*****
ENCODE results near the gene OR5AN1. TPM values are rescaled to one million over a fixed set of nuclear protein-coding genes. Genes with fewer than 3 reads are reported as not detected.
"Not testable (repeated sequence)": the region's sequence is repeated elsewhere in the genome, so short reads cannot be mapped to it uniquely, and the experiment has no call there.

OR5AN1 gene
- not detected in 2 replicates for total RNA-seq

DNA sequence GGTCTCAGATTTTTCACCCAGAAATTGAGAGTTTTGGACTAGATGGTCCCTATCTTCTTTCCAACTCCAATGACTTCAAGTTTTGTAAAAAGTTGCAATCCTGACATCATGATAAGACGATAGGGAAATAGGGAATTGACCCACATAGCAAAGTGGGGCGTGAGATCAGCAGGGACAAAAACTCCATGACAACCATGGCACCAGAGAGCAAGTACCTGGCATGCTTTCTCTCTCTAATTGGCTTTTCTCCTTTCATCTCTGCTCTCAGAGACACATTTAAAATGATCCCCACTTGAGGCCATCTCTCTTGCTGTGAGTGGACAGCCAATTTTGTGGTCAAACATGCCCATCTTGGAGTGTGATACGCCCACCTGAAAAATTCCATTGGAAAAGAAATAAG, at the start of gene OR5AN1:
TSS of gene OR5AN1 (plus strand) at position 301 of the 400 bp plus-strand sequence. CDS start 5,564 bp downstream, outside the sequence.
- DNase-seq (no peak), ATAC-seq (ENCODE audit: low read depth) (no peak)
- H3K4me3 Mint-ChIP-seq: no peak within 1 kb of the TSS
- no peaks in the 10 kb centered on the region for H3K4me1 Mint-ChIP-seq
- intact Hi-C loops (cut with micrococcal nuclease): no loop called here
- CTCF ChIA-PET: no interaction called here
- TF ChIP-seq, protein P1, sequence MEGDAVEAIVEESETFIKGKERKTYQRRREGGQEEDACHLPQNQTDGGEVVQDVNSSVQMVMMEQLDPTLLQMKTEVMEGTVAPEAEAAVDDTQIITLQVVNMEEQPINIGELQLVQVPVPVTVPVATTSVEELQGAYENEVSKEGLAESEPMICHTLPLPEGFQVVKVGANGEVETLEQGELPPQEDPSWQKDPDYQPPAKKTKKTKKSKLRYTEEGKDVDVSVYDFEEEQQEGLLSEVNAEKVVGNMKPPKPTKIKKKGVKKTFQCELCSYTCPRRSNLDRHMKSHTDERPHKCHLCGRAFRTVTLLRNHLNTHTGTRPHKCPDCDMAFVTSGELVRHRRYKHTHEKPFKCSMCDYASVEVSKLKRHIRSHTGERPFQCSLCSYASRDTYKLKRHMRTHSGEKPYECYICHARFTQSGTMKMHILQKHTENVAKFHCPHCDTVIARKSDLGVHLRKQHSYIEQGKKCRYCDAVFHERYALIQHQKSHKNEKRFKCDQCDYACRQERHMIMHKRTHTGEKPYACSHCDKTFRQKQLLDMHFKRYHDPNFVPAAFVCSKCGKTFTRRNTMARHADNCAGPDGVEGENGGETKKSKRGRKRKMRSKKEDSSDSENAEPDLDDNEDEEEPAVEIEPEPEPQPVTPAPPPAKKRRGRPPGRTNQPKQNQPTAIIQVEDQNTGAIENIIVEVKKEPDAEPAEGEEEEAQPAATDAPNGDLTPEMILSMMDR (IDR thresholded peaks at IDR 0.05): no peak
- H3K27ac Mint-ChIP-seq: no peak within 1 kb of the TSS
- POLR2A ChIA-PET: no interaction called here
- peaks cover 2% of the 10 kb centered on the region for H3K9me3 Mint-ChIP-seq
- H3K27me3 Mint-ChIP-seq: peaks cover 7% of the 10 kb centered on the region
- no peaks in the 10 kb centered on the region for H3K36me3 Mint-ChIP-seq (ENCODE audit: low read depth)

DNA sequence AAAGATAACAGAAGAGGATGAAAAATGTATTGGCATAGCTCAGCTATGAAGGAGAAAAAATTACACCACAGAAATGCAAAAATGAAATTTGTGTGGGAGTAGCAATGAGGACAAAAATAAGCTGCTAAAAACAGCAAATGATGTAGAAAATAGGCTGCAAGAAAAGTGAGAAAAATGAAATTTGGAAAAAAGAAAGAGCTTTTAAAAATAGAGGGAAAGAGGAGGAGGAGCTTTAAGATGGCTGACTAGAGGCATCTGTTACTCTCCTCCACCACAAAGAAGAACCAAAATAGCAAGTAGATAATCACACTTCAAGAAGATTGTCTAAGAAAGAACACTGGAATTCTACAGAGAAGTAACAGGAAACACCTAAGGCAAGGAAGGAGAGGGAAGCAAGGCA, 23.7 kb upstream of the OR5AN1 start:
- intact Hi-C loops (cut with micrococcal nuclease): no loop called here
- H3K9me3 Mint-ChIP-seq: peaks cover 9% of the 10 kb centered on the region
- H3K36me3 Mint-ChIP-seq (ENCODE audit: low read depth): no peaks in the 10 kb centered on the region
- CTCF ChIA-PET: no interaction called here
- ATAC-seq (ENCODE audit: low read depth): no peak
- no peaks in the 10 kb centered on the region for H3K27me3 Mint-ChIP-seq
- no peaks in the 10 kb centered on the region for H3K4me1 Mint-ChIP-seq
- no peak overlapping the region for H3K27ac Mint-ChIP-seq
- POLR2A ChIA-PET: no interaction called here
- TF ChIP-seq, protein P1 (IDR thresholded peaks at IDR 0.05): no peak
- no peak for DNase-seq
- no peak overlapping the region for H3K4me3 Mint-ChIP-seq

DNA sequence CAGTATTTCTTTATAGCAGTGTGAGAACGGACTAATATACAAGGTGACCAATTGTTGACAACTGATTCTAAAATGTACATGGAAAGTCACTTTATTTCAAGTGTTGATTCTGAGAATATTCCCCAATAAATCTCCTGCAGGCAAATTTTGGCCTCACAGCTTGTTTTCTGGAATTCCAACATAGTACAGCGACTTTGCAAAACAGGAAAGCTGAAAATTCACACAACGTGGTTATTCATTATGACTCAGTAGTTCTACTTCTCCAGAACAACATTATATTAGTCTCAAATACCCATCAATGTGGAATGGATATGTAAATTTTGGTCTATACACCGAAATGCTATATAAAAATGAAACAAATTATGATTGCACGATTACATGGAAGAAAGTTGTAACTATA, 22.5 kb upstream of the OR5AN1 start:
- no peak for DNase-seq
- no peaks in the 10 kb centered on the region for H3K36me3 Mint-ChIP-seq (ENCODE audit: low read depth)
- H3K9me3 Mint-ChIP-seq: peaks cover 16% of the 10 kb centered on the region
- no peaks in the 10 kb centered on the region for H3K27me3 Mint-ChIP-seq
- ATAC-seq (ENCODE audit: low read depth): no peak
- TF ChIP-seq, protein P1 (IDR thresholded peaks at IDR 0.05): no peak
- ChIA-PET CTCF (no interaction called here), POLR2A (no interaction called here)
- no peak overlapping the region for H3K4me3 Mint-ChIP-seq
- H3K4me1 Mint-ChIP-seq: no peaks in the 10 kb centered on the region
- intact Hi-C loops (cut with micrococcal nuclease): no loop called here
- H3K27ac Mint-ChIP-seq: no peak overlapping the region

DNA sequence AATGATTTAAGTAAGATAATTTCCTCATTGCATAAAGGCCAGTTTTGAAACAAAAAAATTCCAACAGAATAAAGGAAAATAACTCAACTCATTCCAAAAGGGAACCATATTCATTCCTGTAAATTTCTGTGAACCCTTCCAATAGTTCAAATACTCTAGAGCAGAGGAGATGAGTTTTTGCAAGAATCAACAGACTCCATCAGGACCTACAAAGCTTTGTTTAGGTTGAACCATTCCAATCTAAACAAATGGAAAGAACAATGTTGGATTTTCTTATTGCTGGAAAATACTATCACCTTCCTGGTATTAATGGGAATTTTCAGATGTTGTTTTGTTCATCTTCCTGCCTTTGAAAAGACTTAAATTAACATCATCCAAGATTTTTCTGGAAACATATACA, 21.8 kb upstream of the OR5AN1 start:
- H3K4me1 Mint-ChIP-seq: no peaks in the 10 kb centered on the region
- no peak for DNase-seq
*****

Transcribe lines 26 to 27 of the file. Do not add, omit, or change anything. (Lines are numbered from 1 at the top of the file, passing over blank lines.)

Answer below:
- no peak overlapping the region for H3K27ac Mint-ChIP-seq
- POLR2A ChIA-PET: no interaction called here